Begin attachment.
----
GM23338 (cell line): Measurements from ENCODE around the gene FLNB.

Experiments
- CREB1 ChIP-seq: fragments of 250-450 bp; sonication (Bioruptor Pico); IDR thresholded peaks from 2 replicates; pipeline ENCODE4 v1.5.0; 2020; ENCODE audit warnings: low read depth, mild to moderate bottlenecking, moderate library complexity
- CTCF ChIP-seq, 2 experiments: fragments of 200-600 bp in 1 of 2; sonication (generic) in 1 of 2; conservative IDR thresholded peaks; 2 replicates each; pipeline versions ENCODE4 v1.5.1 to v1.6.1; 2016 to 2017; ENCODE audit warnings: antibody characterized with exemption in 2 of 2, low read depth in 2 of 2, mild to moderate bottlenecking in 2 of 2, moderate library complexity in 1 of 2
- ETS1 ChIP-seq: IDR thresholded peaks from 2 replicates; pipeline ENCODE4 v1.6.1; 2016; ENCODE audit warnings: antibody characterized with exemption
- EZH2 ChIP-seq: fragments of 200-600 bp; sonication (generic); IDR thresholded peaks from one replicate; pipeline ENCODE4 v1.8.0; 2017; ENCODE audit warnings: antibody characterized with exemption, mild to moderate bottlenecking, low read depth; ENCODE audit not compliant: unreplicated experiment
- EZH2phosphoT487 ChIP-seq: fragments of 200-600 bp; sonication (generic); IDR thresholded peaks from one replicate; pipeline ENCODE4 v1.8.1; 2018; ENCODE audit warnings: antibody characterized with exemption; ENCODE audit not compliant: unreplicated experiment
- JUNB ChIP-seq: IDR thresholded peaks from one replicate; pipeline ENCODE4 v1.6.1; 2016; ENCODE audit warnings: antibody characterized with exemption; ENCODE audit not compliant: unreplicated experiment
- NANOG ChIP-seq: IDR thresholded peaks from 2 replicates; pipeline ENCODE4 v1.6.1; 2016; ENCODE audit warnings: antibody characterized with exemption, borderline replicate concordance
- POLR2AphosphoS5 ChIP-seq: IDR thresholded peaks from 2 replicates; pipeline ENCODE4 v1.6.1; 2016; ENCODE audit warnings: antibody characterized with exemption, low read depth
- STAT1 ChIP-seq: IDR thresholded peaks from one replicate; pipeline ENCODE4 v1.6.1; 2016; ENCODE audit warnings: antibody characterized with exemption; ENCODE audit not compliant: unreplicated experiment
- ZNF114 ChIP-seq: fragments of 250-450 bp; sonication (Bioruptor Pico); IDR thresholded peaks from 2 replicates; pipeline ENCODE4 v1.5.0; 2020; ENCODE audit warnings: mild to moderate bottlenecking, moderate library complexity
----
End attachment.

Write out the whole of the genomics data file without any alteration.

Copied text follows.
GM23338 (cell line): Measurements from ENCODE around the gene FLNB.

Experiments
- CREB1 ChIP-seq: fragments of 250-450 bp; sonication (Bioruptor Pico); IDR thresholded peaks from 2 replicates; pipeline ENCODE4 v1.5.0; 2020; ENCODE audit warnings: low read depth, mild to moderate bottlenecking, moderate library complexity
- CTCF ChIP-seq, 2 experiments: fragments of 200-600 bp in 1 of 2; sonication (generic) in 1 of 2; conservative IDR thresholded peaks; 2 replicates each; pipeline versions ENCODE4 v1.5.1 to v1.6.1; 2016 to 2017; ENCODE audit warnings: antibody characterized with exemption in 2 of 2, low read depth in 2 of 2, mild to moderate bottlenecking in 2 of 2, moderate library complexity in 1 of 2
- ETS1 ChIP-seq: IDR thresholded peaks from 2 replicates; pipeline ENCODE4 v1.6.1; 2016; ENCODE audit warnings: antibody characterized with exemption
- EZH2 ChIP-seq: fragments of 200-600 bp; sonication (generic); IDR thresholded peaks from one replicate; pipeline ENCODE4 v1.8.0; 2017; ENCODE audit warnings: antibody characterized with exemption, mild to moderate bottlenecking, low read depth; ENCODE audit not compliant: unreplicated experiment
- EZH2phosphoT487 ChIP-seq: fragments of 200-600 bp; sonication (generic); IDR thresholded peaks from one replicate; pipeline ENCODE4 v1.8.1; 2018; ENCODE audit warnings: antibody characterized with exemption; ENCODE audit not compliant: unreplicated experiment
- JUNB ChIP-seq: IDR thresholded peaks from one replicate; pipeline ENCODE4 v1.6.1; 2016; ENCODE audit warnings: antibody characterized with exemption; ENCODE audit not compliant: unreplicated experiment
- NANOG ChIP-seq: IDR thresholded peaks from 2 replicates; pipeline ENCODE4 v1.6.1; 2016; ENCODE audit warnings: antibody characterized with exemption, borderline replicate concordance
- POLR2AphosphoS5 ChIP-seq: IDR thresholded peaks from 2 replicates; pipeline ENCODE4 v1.6.1; 2016; ENCODE audit warnings: antibody characterized with exemption, low read depth
- STAT1 ChIP-seq: IDR thresholded peaks from one replicate; pipeline ENCODE4 v1.6.1; 2016; ENCODE audit warnings: antibody characterized with exemption; ENCODE audit not compliant: unreplicated experiment
- ZNF114 ChIP-seq: fragments of 250-450 bp; sonication (Bioruptor Pico); IDR thresholded peaks from 2 replicates; pipeline ENCODE4 v1.5.0; 2020; ENCODE audit warnings: mild to moderate bottlenecking, moderate library complexity